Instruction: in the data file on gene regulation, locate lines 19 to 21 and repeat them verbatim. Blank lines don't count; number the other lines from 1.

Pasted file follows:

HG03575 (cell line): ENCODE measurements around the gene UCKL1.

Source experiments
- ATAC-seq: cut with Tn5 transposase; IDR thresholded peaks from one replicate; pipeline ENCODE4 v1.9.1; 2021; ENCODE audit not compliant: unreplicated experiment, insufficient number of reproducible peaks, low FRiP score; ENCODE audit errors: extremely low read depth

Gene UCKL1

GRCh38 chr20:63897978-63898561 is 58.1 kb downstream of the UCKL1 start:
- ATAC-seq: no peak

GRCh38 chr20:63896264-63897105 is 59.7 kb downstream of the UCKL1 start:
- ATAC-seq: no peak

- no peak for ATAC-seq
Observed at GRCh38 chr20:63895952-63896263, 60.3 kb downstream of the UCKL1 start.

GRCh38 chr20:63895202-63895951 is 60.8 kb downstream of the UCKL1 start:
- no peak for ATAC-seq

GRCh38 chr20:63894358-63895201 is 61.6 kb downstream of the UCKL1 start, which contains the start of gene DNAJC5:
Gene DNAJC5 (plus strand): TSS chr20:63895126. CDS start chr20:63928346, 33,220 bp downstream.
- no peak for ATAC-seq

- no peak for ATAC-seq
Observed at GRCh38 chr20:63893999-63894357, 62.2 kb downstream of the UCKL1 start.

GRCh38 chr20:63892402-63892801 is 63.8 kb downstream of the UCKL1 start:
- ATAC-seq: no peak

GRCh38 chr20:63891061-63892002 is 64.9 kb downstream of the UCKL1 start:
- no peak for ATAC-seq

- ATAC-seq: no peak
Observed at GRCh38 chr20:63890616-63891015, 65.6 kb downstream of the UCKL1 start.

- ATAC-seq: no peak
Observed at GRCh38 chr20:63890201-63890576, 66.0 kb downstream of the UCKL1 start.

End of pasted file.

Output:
- ATAC-seq: no peak

GRCh38 chr20:63891061-63892002 is 64.9 kb downstream of the UCKL1 start:
- no peak for ATAC-seq